Sharon Parrish

Sharon Parrish

SOUTH COAST — As a child, Sharon Parrish didn’t look much like an Indian. She was happy to keep her ethnicity a secret.

“Kids who looked like Indians got beat up,” she said.

Those were dark times for Parrish’s Coquille Indian Tribe. The tribe had no land, no money, and no official identity. Like other Western Oregon tribes, it was “terminated” — stripped of its federal recognition — by a 1954 act of Congress.

Parrish, 73, marvels at how times have changed. In the quarter-century since it recovered its official status, her tribe has become a cornerstone of the South Coast’s economic and cultural life. George Smith, the tribe’s executive director, unabashedly describes the tribe as “the economic engine for the South Coast.”

Not “an” engine. “The” engine.

Smith’s reasoning? For the past two decades, between Reedsport and Bandon, “If there’s been any viable economic activity, if you drill very far, you’ll find that the tribe had something to do with it.”


Tribal Chairperson Brenda Meade, left and Vice Chair Kippy Robbins present a blanket to Anne Niblett in honor of her graduation from Southwestern Oregon Community College. Education for members is a key priority for the Coquille Tribe.

The story of the tribe’s revival begins well before its 1989 restoration by Congress. Decades of discrimination and poverty had scattered Coquille members across the continent. After termination, a dogged core labored to maintain the tribe’s sense of identity.

Parrish’s sewing room became the tribal headquarters. She and others searched out tribal members across the country, kindling hope for restoration of federal recognition. In the 1980s, they paid their own way to Washington, D.C.

“We met a lot of senators, congressmen, anybody we could get to talk to,” Parrish recalls.

Eventual passage of the Coquille Restoration Act triggered a succession of milestones: construction of The Mill Casino, acquisition of the 5,000-acre Coquille Tribal Forest, and establishment of services for tribal members.

“We really didn’t have anything in 1990,” said Ed Metcalf, who served 20 years as tribal chairman. “We had a lot of hope and a lot of ideas, and it all just kind of came together.”


Commerce and tradition come together whenever the Coquille Tribe bakes salmon outside The Mill Casino-Hotel.

One key to the tribe’s progress is a decision made in its earliest days. Since the advent of casinos, many tribes have distributed lavish payouts to their members. The Coquille Tribe rejected that option.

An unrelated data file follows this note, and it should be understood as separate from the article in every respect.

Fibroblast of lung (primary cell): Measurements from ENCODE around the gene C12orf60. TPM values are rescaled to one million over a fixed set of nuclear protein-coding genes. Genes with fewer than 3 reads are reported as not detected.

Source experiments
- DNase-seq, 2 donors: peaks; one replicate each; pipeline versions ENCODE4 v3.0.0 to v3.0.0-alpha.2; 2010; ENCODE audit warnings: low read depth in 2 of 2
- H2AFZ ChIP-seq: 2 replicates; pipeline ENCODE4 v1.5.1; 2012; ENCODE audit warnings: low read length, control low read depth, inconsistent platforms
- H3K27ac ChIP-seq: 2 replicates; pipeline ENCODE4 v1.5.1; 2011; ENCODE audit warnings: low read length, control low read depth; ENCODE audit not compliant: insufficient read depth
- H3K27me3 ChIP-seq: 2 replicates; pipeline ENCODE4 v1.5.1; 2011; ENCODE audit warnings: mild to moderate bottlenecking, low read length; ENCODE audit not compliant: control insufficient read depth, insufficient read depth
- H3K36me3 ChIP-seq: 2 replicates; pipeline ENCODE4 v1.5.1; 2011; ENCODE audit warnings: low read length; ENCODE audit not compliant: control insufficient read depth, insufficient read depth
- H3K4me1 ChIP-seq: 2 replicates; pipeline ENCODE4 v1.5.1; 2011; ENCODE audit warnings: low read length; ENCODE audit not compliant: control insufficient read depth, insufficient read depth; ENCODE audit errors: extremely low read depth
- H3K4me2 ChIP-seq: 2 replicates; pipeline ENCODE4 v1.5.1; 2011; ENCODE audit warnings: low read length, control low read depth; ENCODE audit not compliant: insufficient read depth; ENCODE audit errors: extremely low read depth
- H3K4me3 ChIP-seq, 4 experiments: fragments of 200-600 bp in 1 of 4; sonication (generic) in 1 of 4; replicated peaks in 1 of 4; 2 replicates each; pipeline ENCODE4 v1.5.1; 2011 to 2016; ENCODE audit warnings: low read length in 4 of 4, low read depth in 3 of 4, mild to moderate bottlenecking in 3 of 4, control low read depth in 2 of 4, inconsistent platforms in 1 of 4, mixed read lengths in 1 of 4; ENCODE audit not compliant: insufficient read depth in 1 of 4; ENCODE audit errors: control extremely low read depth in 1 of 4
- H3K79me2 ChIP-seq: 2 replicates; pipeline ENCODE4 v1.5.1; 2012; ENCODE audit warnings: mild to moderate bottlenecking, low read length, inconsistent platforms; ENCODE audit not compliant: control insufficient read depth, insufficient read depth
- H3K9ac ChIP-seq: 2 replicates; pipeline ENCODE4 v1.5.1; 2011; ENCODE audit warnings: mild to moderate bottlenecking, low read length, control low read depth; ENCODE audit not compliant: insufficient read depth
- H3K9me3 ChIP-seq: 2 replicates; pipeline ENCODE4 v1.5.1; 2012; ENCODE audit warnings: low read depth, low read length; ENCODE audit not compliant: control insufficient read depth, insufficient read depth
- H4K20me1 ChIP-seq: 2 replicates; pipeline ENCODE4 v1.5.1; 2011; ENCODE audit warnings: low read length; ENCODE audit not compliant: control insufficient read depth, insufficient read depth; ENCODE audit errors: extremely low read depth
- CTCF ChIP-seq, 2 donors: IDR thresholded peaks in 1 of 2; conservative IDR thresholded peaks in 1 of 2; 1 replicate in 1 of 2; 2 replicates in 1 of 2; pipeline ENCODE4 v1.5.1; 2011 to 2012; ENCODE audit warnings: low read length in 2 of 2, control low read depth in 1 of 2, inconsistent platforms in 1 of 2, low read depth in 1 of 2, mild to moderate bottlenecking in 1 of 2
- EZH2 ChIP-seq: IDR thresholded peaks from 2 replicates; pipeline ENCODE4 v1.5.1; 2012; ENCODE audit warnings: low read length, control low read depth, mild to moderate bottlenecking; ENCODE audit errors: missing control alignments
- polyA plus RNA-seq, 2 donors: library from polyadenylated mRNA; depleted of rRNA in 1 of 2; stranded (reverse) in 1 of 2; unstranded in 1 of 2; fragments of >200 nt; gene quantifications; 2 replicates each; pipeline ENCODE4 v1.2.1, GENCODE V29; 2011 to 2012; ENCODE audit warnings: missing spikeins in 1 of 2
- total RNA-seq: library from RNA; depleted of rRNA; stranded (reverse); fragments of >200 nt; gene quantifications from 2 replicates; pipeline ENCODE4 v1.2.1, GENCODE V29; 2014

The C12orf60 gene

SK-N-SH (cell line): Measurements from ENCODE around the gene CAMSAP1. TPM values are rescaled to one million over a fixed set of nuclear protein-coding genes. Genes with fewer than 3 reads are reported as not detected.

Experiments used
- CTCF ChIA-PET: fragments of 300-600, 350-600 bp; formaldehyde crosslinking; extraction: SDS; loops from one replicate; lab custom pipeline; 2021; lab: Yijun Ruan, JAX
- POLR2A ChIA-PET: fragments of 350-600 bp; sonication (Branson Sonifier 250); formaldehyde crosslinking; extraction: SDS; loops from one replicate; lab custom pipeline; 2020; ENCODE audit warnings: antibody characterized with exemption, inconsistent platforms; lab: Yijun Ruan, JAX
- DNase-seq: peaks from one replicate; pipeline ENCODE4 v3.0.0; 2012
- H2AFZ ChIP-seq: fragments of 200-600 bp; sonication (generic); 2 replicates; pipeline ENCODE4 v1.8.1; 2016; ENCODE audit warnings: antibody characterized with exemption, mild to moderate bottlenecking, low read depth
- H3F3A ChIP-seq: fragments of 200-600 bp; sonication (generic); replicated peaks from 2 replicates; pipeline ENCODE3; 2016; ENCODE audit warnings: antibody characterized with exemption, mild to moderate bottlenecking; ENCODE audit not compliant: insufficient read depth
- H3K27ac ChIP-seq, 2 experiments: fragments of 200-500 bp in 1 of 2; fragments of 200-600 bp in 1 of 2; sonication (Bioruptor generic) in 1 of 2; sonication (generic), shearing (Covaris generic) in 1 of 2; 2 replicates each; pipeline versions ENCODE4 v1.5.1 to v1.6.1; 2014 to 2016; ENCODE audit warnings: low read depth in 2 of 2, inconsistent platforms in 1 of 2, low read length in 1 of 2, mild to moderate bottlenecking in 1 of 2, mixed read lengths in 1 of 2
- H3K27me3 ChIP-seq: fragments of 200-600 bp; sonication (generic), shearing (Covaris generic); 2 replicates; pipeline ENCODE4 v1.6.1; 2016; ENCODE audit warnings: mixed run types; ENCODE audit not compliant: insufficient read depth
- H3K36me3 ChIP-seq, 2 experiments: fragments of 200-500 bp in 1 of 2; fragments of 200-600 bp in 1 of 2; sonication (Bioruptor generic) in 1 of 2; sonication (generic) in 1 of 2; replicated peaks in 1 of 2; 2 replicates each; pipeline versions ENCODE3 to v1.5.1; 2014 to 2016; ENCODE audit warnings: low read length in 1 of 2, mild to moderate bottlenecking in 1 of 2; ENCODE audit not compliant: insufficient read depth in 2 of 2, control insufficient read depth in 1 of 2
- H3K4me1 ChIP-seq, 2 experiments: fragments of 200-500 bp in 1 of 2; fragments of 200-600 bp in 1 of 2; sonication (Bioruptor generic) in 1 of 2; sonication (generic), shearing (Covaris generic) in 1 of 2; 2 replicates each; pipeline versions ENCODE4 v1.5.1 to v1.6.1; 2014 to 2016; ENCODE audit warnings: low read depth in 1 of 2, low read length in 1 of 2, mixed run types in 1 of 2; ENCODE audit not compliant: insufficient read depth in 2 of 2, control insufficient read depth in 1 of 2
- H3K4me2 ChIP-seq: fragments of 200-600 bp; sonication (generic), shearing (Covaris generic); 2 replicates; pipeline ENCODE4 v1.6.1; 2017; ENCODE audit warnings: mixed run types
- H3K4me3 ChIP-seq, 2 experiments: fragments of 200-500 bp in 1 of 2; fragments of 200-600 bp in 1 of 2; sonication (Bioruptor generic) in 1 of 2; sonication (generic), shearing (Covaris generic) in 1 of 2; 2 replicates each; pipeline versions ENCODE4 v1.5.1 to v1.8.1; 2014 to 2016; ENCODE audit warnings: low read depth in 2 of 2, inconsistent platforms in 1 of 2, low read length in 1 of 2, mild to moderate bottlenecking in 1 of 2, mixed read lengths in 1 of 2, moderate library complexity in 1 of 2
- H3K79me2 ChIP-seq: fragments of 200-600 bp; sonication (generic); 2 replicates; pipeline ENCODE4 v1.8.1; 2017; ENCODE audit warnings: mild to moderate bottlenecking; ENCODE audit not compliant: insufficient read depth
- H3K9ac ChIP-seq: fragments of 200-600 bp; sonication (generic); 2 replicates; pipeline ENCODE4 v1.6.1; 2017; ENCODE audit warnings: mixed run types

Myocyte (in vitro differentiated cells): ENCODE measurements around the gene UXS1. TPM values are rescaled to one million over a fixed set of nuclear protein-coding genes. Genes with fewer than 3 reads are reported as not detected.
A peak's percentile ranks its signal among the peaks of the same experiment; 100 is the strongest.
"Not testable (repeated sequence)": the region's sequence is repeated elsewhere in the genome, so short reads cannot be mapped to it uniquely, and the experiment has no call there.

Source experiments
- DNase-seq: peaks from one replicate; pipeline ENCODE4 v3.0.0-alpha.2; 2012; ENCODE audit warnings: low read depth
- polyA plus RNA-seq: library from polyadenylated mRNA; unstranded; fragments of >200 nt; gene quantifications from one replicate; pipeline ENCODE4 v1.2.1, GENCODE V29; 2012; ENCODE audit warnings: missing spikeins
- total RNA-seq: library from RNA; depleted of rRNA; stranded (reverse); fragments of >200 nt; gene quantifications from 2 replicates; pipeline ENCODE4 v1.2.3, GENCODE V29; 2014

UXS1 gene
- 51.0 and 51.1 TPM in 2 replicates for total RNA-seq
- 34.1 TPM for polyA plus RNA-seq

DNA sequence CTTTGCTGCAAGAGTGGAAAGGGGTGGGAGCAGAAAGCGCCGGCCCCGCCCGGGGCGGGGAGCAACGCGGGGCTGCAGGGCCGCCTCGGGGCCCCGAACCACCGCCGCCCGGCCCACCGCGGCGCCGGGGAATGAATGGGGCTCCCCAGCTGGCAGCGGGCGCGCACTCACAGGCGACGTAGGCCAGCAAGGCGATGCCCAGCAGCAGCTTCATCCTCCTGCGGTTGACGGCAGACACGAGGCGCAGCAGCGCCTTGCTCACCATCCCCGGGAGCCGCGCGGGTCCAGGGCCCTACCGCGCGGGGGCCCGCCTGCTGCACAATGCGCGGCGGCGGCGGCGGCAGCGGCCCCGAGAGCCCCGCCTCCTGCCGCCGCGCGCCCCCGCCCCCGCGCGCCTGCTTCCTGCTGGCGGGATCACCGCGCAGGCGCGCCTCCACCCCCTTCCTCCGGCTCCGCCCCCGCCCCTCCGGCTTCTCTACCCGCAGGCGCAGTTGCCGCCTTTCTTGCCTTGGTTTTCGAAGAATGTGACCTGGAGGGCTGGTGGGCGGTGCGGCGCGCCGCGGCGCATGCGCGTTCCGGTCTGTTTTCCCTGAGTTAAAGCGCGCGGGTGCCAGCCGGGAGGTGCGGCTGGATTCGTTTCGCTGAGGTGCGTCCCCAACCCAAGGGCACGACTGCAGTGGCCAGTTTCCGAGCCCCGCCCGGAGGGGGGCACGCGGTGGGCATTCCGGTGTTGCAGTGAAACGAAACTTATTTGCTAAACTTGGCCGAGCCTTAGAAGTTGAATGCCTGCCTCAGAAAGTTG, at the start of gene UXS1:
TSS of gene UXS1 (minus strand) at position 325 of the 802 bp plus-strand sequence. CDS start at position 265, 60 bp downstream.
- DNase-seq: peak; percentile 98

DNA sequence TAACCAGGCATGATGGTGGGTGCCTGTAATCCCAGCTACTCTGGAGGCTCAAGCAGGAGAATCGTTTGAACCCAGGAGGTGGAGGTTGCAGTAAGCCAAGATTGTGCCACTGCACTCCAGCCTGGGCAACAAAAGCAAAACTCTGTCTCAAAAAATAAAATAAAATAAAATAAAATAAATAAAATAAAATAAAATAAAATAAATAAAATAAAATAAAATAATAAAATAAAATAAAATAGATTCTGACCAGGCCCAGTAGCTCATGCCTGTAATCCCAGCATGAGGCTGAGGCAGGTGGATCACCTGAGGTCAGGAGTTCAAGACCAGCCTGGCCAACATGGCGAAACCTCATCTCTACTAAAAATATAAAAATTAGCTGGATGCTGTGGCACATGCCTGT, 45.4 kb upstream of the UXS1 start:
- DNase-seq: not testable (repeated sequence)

“If you just give them money, that money will get spent, and they still won’t have anything,” Metcalf explained. Instead, the tribe poured money into its members’ education.

The result?

“We have all these college graduates,” Metcalf said. “We have a ton of them.”

Along with education, the tribe prioritized health care and elder care. Brenda Meade, who succeeded Metcalf as tribal chairperson four years ago, says those priorities remain in place today.

Creating jobs is another priority — but not just jobs for tribal members.

Ed Metcalf’s son Eric, a current Tribal Council member, says the tribe’s goal has always been “first, to take care of ourselves, but in doing so to touch the broader community as well.”

Employment numbers

The tribe’s “touch” turned into a vigorous boost. With only a few hundred members living in Coos County, the tribe relies on non-members to fill most of its jobs. Likewise, non-member vendors provide most of the tribe’s goods and services.

The Coquilles describe themselves as a “potlatch tribe” — proudly upholding an ancient tradition of sharing and hospitality. Eric Metcalf notes that fully half the patients at the tribe’s Community Health Center are non-native. Construction of the new Coos History Museum relied on $1 million in Coquille donations.

The tribe’s values reflect its long history. Tribal leaders are mindful stewards of a culture predating the Pyramids, and they take a long view of the future as well.

“It’s very important how we treat each other,” Meade said. “You can’t treat people like you’ll never see them again.”

The future is much on tribal leaders’ minds these days. Because every tribal descendant qualifies for membership, the roster lengthens each year. The tribe welcomes growth, but it needs its resources to grow as well.

As it has gained political experience and business savvy, the tribe has become more vocal and more visible.

“When we’re loud, it’s because we need to be,” Meade said.

The tribe is angling to build a casino in Medford, battling opposition from a competing tribe and Oregon’s governor. It has lobbied for years to free its timber lands from constricting federal policies — policies imposed on the Coquilles and no other U.S. tribe.

Here at home, the tribe aims to keep expanding its role in the South Coast economy, with new ventures to diversify the tribe’s economic base.

Meade says no one should fear the tribe’s ambitions. The potlatch tradition means sharing success with the neighbors.


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